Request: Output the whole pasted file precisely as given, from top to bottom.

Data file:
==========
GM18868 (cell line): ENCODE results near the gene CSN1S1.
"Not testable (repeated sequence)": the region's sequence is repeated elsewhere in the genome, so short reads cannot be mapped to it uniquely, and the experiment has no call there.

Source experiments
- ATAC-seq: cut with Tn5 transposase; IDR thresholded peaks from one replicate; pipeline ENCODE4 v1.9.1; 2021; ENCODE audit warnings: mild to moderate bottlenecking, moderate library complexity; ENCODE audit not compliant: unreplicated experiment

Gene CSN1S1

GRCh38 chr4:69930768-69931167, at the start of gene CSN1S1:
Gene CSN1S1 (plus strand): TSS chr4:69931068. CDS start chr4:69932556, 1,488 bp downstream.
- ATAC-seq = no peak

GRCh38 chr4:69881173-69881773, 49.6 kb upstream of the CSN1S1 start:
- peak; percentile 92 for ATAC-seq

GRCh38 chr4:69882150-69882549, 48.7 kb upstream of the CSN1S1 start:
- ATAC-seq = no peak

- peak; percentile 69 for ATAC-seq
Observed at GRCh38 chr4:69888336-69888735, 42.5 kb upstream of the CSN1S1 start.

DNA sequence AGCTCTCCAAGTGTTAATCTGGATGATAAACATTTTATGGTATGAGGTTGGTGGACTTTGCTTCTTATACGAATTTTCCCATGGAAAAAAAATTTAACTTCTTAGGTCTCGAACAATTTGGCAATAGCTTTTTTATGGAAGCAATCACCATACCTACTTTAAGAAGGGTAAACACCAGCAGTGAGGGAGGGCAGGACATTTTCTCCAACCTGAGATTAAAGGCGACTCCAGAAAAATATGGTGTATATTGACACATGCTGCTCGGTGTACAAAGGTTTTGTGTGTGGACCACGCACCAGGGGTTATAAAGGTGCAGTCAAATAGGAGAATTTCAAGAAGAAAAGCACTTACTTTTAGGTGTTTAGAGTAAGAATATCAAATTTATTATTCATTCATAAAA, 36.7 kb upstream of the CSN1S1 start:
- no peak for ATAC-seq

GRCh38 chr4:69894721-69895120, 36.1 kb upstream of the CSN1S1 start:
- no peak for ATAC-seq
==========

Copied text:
GM18868 (cell line): ENCODE results near the gene CSN1S1.
"Not testable (repeated sequence)": the region's sequence is repeated elsewhere in the genome, so short reads cannot be mapped to it uniquely, and the experiment has no call there.

Source experiments
- ATAC-seq: cut with Tn5 transposase; IDR thresholded peaks from one replicate; pipeline ENCODE4 v1.9.1; 2021; ENCODE audit warnings: mild to moderate bottlenecking, moderate library complexity; ENCODE audit not compliant: unreplicated experiment

Gene CSN1S1

GRCh38 chr4:69930768-69931167, at the start of gene CSN1S1:
Gene CSN1S1 (plus strand): TSS chr4:69931068. CDS start chr4:69932556, 1,488 bp downstream.
- ATAC-seq = no peak

GRCh38 chr4:69881173-69881773, 49.6 kb upstream of the CSN1S1 start:
- peak; percentile 92 for ATAC-seq

GRCh38 chr4:69882150-69882549, 48.7 kb upstream of the CSN1S1 start:
- ATAC-seq = no peak

- peak; percentile 69 for ATAC-seq
Observed at GRCh38 chr4:69888336-69888735, 42.5 kb upstream of the CSN1S1 start.

DNA sequence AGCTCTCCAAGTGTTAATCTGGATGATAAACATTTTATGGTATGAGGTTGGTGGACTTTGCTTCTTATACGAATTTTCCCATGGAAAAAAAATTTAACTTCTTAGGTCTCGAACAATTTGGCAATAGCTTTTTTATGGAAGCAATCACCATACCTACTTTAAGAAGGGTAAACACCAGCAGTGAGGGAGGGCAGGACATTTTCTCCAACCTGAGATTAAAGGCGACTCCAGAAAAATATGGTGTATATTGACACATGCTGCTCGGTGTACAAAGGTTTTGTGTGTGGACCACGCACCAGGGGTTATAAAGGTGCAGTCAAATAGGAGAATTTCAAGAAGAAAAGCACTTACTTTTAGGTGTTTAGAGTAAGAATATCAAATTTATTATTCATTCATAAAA, 36.7 kb upstream of the CSN1S1 start:
- no peak for ATAC-seq

GRCh38 chr4:69894721-69895120, 36.1 kb upstream of the CSN1S1 start:
- no peak for ATAC-seq